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Remarkably enhanced photocatalytic activity by nickel nanoparticle deposition on sulfur-doped titanium dioxide thin film

Paper ID Volume ID Publish Year Pages File Format Full-Text
48050 46489 2009 6 PDF Available
Title
Remarkably enhanced photocatalytic activity by nickel nanoparticle deposition on sulfur-doped titanium dioxide thin film
Abstract

To enhance the photocatalytic performance of titanium dioxide, the structures of both bulk and surface were modified. Doping of sulfur atoms to be substituted for lattice oxygen atoms of titanium dioxide was carried out to extend the light absorption by atmosphere-controlled pulsed laser deposition, which allows direct preparation of impurity-included thin film such as sulfur-doped titanium dioxide. On the other hand, to enhance the surface catalytic reaction, nickel nanoparticles were deposited at the thin film substrate by chemical vapor reductive deposition method, which is a novel preparation technique of metallic nanoparticles on the substrate surface. Obtained sulfur-doped titanium dioxide was found to possess sensitivity to visible light with the wavelength up to 550 nm, indicating the photocatalytic activity in visible region. Sulfur doping induced the dye degradation activity under visible light irradiation. When nickel nanoparticles were deposited, a remarkable enhancement of the hydrogen evolution activity through ethanol decomposition of more than 20 times as much as unmodified titanium dioxide thin film was accomplished. In addition, the stability of sulfur atom doped into titanium dioxide structure was investigated.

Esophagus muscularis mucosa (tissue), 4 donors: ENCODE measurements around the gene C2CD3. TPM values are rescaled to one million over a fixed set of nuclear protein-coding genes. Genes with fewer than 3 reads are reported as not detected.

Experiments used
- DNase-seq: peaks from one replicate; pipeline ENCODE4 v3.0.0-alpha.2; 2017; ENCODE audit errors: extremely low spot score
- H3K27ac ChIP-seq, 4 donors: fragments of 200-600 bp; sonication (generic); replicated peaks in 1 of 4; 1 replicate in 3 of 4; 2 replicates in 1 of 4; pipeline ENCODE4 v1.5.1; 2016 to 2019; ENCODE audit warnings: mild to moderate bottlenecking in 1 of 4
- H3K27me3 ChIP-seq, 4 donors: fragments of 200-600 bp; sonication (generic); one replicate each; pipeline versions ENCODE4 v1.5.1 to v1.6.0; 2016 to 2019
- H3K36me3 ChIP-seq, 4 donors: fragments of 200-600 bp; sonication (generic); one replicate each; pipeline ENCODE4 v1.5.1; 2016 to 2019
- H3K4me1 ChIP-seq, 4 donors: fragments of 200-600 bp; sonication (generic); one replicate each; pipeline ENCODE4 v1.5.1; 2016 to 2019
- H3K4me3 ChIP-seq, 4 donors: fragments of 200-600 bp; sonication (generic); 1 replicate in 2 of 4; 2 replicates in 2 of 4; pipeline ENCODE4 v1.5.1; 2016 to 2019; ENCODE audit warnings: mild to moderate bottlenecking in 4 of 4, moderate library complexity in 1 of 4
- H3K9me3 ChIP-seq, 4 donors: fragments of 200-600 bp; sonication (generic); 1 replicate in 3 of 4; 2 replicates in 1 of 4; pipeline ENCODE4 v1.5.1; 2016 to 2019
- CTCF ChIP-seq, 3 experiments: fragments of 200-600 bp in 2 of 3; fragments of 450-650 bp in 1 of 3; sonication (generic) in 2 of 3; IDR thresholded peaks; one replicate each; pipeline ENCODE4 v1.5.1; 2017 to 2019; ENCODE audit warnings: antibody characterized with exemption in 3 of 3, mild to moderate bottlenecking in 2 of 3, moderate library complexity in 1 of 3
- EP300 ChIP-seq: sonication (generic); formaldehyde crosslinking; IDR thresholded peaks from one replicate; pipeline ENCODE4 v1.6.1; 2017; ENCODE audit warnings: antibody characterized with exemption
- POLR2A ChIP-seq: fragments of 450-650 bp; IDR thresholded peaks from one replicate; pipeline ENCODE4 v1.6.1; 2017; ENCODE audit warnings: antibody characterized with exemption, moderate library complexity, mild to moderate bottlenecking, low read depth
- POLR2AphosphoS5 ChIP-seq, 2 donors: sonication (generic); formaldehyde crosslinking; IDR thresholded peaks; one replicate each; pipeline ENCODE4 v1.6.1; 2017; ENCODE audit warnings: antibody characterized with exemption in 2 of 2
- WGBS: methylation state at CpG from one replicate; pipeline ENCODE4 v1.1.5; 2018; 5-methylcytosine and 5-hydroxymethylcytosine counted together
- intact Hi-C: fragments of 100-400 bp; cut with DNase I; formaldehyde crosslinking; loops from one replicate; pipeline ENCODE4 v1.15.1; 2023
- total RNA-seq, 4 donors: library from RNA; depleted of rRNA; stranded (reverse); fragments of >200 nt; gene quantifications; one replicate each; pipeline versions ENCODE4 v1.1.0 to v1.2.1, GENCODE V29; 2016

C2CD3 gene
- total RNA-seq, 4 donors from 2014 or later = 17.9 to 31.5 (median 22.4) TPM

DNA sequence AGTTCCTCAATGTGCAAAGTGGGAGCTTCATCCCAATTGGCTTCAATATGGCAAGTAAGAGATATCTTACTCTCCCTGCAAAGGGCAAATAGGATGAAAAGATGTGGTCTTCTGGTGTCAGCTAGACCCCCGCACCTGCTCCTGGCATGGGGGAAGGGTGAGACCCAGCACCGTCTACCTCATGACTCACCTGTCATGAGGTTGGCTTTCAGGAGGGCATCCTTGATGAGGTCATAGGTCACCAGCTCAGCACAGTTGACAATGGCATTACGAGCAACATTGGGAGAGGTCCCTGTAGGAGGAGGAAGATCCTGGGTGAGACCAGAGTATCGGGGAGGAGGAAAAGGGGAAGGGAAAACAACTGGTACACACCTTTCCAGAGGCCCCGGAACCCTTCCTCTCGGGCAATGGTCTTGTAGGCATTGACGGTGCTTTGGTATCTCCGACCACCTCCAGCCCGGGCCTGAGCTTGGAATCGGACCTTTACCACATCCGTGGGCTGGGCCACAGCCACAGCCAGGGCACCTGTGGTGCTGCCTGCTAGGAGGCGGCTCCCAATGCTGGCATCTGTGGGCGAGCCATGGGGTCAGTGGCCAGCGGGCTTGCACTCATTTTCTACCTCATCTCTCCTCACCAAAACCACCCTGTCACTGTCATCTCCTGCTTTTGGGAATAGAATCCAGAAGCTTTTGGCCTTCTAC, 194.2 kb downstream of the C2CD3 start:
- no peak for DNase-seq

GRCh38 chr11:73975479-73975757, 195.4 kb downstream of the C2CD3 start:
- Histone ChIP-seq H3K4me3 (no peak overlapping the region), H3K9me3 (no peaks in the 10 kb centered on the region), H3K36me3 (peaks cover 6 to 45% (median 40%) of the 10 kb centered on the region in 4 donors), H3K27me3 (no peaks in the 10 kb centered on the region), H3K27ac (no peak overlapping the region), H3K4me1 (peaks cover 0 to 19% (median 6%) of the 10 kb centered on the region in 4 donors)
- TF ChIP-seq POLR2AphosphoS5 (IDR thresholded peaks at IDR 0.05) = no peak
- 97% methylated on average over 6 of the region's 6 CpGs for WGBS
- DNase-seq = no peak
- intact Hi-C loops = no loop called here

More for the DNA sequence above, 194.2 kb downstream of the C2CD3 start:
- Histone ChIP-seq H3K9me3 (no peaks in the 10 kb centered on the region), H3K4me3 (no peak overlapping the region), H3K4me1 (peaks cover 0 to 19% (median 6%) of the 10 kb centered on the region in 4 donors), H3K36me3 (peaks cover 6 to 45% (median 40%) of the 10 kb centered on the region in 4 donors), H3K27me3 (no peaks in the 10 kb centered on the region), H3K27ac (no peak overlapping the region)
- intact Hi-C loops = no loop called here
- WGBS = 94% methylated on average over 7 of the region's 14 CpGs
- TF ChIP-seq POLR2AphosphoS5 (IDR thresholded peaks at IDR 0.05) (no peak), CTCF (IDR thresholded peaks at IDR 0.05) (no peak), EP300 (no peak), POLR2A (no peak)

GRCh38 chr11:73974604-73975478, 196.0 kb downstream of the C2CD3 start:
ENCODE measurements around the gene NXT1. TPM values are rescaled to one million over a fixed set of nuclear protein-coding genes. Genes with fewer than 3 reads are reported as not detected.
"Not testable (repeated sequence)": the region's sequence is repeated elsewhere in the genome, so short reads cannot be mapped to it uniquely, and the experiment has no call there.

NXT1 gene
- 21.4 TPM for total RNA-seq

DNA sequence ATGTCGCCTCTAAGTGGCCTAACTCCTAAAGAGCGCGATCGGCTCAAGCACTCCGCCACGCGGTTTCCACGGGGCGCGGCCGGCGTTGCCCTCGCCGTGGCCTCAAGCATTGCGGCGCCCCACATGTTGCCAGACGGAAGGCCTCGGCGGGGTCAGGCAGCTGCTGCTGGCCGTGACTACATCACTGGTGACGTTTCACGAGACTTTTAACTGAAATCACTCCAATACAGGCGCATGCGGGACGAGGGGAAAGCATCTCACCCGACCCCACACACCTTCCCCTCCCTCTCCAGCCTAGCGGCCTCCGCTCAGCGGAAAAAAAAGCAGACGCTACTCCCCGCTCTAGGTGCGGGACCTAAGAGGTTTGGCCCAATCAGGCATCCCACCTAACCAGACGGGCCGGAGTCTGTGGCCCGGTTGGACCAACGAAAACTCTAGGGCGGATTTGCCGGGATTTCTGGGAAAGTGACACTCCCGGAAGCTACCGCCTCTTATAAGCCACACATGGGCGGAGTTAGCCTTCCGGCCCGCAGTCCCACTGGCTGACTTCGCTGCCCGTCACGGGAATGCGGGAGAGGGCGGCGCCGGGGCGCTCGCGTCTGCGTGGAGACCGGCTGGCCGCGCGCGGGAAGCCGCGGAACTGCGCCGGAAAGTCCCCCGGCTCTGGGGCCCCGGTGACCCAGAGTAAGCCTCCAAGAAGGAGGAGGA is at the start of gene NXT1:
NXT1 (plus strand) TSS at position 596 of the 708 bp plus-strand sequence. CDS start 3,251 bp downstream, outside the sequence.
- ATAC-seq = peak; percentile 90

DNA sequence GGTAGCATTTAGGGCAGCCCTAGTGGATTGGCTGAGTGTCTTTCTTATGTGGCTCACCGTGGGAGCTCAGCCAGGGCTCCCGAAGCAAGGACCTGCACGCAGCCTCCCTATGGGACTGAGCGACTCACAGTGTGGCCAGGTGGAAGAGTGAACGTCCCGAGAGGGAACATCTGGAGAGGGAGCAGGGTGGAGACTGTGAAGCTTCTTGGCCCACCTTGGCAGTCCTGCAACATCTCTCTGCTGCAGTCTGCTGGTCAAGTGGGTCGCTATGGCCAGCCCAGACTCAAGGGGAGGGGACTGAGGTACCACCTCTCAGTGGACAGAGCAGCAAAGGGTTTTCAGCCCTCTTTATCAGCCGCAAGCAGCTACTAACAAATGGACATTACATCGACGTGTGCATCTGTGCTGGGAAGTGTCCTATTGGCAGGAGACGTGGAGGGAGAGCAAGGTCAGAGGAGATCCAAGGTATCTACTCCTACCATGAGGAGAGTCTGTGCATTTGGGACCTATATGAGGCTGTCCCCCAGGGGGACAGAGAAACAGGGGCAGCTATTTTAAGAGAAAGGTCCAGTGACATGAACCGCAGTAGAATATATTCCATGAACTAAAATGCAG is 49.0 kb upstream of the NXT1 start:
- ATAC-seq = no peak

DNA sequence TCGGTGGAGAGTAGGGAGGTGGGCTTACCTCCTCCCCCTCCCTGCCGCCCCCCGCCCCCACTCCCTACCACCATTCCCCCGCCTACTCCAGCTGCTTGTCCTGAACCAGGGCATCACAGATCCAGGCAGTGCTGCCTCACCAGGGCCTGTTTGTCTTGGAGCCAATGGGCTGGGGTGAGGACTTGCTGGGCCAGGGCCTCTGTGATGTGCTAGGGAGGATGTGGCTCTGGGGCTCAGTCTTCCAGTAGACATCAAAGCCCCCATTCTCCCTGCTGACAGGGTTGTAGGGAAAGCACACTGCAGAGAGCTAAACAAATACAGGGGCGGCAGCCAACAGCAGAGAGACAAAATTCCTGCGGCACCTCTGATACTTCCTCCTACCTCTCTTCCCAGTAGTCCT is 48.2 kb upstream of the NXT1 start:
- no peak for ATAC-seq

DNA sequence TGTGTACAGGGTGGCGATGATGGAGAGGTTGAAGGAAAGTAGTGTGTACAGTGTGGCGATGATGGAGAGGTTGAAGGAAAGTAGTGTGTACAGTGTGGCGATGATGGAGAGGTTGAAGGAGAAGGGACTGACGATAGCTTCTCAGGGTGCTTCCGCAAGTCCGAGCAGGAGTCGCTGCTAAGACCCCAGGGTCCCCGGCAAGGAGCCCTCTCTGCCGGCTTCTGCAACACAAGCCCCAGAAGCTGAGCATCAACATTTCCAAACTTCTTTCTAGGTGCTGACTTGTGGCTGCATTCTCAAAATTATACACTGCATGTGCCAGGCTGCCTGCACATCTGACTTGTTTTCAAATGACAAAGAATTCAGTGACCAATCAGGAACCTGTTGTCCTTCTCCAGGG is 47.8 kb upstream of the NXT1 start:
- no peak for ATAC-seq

Keywords
Nickel nanoparticle; Titanium dioxide; Sulfur doping; Thin film; Photocatalyst
First Page Preview
Remarkably enhanced photocatalytic activity by nickel nanoparticle deposition on sulfur-doped titanium dioxide thin film
Publisher
Database: Elsevier - ScienceDirect
Journal: Applied Catalysis B: Environmental - Volume 87, Issues 3–4, 7 April 2009, Pages 239–244
Authors
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Subjects
Physical Sciences and Engineering Chemical Engineering Catalysis